In the News
Mark Goldberg had every reason to believe he would be among the incoming MBA class this fall at the University of Pennsylvania’s Wharton School of Business.
Without taking a prep course or even buying a study book, he had pretty much aced the GMAT exam with a score of 770 out of 800 — 50 points higher than the 720 median score for this year’s entering class.
But then came the unexpected rejection, in March. “At first,” he says, “I was surprised and disappointed, then I was shocked.”
A supportive atmosphere helps university-based innovators to produce more patents and inventions, says a survey (E. M. Hunter et al. Res. Pol. http://dx.doi.org/10.1016/j.respol.2011.05.024; 2011) of scientists at Engineering Research Centers (ERCs) — interdisciplinary centres funded by the US National Science Foundation (NSF) to bridge academia and industry.
Research universities with an organizational climate that actively supports commercialization and encourages interdisciplinary collaboration among researchers are more likely to produce invention disclosures and patent applications, according to a Baylor University study.
In the past few years, billions of dollars have been slashed from California’s higher education budget. Some have warned that the cutbacks are impacting the quality of a state university system that has long been considered the crown jewel of public higher education.
Although he probably didn’t know it at the time, Albert Einstein once offered this superb piece of business advice. “The best way to predict the future is to invent it.” In a way, that’s what we’re doing in the University of Missouri Trulaske College of Business through our 3-Dimensional Learning Model. We scanned the business environment and saw that we needed to rethink our program, but with great uncertainty about the future. So we harnessed that uncertainty and reframed it as an opportunity to do things differently and reinvent what it means to educate a business student.
At UC Davis, the Graduate School of Management has been doing research that continues to produce results that are startling for the state and even worse for Silicon Valley.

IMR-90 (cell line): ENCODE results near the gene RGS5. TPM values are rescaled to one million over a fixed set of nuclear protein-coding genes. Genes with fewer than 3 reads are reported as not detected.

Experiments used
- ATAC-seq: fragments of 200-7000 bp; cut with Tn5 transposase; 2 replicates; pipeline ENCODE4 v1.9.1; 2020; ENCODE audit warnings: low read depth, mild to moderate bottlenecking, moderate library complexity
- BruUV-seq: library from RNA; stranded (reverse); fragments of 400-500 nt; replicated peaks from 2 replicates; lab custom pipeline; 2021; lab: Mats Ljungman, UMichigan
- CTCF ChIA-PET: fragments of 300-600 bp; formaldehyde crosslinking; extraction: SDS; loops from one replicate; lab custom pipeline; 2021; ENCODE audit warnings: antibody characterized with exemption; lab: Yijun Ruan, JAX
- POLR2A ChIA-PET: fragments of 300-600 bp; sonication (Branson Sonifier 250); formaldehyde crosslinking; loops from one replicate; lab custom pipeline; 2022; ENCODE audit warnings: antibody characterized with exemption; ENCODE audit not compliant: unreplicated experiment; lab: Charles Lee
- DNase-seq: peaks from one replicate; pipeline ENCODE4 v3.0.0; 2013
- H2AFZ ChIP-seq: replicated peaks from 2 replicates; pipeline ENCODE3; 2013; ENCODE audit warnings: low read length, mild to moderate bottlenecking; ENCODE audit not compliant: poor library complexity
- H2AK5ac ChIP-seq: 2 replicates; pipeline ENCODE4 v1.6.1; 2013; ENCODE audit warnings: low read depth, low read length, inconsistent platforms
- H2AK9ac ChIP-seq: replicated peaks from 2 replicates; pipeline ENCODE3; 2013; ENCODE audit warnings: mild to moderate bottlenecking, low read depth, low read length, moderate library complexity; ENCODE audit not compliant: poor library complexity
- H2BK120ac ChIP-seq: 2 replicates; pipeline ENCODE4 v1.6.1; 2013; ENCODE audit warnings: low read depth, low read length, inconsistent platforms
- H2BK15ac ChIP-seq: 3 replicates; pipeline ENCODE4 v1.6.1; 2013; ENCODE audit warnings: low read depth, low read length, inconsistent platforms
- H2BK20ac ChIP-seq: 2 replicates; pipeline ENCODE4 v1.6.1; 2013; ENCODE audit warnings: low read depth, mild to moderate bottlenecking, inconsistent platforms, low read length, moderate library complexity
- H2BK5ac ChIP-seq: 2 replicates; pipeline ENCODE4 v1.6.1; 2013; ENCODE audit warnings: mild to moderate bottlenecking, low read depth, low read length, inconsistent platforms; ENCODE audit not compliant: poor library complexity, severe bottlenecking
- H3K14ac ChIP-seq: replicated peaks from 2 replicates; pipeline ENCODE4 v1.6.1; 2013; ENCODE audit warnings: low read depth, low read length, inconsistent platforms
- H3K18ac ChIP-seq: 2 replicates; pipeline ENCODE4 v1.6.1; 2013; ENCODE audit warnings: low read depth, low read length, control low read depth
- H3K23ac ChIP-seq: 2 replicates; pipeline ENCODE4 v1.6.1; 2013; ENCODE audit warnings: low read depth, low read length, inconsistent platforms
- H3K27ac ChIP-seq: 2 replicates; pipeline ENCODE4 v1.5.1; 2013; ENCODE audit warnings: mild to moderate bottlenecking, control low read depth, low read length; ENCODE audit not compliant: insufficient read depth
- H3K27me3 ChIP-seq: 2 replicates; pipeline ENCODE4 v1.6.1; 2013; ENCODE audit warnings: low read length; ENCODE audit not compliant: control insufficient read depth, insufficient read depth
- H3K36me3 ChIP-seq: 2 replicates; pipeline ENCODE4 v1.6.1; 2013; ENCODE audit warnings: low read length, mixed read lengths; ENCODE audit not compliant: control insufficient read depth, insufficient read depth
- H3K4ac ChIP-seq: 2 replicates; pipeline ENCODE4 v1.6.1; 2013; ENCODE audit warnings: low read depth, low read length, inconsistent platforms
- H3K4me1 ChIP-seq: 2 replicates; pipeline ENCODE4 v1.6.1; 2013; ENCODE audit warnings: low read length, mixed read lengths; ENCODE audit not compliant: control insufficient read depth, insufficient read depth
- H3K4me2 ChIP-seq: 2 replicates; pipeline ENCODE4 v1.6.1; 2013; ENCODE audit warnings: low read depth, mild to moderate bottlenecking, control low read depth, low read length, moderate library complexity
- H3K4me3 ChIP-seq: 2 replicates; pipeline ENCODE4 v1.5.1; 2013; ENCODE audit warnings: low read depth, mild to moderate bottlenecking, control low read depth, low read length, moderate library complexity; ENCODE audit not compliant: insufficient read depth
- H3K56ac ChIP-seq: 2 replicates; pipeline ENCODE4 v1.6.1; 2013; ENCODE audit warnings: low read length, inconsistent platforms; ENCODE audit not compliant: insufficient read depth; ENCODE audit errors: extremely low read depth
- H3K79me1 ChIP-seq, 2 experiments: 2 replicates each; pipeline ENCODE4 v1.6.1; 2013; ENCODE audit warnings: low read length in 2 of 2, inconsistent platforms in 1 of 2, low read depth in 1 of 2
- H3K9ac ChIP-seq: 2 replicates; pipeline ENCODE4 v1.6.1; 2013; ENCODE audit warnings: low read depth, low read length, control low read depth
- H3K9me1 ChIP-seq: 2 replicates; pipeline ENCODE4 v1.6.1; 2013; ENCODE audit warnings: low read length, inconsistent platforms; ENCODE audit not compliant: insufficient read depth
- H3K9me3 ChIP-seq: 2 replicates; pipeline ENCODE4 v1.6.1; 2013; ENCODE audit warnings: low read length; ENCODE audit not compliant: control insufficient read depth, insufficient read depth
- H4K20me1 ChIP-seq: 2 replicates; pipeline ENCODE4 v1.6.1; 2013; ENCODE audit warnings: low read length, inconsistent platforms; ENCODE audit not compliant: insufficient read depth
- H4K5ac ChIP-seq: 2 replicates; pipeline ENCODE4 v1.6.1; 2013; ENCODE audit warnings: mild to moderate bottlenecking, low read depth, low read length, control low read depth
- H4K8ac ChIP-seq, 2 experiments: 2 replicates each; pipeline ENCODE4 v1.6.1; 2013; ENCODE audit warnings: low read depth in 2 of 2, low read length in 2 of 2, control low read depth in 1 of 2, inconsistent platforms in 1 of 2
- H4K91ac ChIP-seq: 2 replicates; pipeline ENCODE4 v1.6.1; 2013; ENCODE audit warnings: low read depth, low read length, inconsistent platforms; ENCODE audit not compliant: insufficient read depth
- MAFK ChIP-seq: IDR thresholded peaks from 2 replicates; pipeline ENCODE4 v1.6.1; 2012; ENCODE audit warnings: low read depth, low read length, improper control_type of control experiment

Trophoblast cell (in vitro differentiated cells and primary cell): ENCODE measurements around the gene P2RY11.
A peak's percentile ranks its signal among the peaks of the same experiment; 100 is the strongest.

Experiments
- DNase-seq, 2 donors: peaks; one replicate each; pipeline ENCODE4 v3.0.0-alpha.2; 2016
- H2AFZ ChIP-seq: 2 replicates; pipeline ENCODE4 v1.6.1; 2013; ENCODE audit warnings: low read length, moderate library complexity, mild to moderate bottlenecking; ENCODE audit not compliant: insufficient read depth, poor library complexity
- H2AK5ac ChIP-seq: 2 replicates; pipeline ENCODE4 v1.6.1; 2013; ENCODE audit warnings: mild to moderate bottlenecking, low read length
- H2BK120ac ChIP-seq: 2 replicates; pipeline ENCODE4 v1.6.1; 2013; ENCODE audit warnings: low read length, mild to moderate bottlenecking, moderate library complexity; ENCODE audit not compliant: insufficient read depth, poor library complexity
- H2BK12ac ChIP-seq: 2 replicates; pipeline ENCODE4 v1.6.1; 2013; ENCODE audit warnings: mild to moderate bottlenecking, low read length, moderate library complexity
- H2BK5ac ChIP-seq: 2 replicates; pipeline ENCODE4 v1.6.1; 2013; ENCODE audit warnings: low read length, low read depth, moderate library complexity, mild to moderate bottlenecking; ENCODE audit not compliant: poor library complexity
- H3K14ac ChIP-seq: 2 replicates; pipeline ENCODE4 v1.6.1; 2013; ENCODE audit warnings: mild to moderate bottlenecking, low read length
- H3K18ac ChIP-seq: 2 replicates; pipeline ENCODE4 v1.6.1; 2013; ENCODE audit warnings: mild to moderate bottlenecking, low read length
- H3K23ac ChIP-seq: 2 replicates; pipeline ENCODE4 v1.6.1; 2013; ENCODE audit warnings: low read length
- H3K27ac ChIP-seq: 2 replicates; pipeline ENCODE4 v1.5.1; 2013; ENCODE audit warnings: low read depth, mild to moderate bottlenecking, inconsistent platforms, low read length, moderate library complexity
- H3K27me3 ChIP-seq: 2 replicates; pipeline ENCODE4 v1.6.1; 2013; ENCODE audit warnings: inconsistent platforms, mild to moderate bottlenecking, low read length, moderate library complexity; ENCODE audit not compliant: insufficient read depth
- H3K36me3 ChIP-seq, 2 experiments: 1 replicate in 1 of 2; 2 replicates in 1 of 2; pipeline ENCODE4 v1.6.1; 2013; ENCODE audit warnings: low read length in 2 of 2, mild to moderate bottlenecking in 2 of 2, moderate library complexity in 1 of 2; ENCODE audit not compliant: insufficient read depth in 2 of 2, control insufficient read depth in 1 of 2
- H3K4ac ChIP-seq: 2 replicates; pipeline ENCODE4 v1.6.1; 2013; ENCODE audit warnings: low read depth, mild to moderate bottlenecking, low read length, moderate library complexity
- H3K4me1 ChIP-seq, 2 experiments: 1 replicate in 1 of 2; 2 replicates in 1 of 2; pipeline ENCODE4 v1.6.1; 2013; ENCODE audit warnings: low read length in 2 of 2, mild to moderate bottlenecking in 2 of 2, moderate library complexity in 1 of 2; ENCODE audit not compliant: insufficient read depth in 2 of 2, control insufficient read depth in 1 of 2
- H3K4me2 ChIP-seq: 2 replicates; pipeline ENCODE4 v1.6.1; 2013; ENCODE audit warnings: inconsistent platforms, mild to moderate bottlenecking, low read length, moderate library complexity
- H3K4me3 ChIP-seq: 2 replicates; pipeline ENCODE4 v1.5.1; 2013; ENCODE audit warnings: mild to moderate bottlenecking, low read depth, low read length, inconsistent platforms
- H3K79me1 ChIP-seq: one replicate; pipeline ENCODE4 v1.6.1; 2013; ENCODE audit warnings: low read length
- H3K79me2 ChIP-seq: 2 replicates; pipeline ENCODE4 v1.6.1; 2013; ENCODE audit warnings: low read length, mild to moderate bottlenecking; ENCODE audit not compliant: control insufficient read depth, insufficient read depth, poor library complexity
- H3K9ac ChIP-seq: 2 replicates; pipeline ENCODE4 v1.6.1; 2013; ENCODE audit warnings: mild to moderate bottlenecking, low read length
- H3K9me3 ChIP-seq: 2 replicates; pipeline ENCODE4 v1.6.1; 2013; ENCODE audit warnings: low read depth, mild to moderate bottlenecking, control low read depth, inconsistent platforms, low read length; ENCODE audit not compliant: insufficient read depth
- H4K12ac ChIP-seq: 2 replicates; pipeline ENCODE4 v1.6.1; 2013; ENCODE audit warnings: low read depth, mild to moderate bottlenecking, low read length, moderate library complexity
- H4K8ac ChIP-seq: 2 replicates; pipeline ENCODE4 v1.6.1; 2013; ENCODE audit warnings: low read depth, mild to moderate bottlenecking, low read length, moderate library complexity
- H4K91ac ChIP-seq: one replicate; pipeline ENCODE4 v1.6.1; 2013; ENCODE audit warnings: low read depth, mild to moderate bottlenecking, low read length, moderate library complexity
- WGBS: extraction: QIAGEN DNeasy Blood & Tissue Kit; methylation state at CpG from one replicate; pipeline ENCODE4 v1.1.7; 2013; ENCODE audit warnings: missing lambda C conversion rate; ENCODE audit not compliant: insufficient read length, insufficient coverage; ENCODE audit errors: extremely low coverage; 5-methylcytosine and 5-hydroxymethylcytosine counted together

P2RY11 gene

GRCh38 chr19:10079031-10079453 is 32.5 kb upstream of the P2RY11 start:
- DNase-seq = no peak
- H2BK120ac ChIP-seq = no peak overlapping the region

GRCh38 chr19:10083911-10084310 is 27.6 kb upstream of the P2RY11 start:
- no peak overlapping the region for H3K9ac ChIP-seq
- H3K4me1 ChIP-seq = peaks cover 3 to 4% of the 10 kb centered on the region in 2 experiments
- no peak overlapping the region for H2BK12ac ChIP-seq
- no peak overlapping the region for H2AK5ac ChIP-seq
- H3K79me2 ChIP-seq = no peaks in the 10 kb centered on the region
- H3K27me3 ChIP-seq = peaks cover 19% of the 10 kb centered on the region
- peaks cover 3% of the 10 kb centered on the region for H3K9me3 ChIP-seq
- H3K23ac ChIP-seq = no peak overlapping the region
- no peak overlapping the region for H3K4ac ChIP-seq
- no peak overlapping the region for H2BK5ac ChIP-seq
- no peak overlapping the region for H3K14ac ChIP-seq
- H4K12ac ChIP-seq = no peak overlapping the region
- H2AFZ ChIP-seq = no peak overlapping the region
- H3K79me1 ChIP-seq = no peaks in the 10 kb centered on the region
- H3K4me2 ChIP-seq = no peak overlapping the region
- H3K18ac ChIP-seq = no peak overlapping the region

For the past six years, the university’s annual Women Business Leaders study has found that in a state that prides itself on equality and diversity, it’s still overwhelmingly a man’s world at the top of corporate California.
A study by the University of California, Davis found women are “a conspicuous minority” in the Golden State’s boardrooms and corner offices.
Men still occupy about nine out of every 10 of the highest paying management jobs and board seats, said the study, put together by UC Davis’ graduate school of management.
Steven Currall, the school’s dean, said “for a state that considers itself a hip, progressive trendsetter, California looks like anything but that.”
Over the past five years, the UC Davis Graduate School of Management has shined a spotlight on the gender diversity of top leadership positions in California’s largest public companies. Our findings paint a disappointing picture: On average, we’ve found that there is only one woman for every nine men in the executive suites and boardrooms of these high-profile firms.
“This series of posts (finally) puts to words the approach, the ideas, and the tools developed and tested in the programs of the UC Davis Center for Entrepreneurship.
Our work focuses on the first of three critical moments in the life of a new venture—the entrepreneurial leap. This is the moment (that can take months, or more if not careful) when the original entrepreneurs make the decision whether to start a new venture or not, and take the first steps that, often unknowingly, send them down paths they may take years, if ever, to recover from.”
Steven Currall, the Dean of the Business School at UC Davis talks to Sarah Backhouse of Hub Culture at the Governor’s Global Cilmate Summit in Davis. He has been key to the organization and coordination of the GGSC3.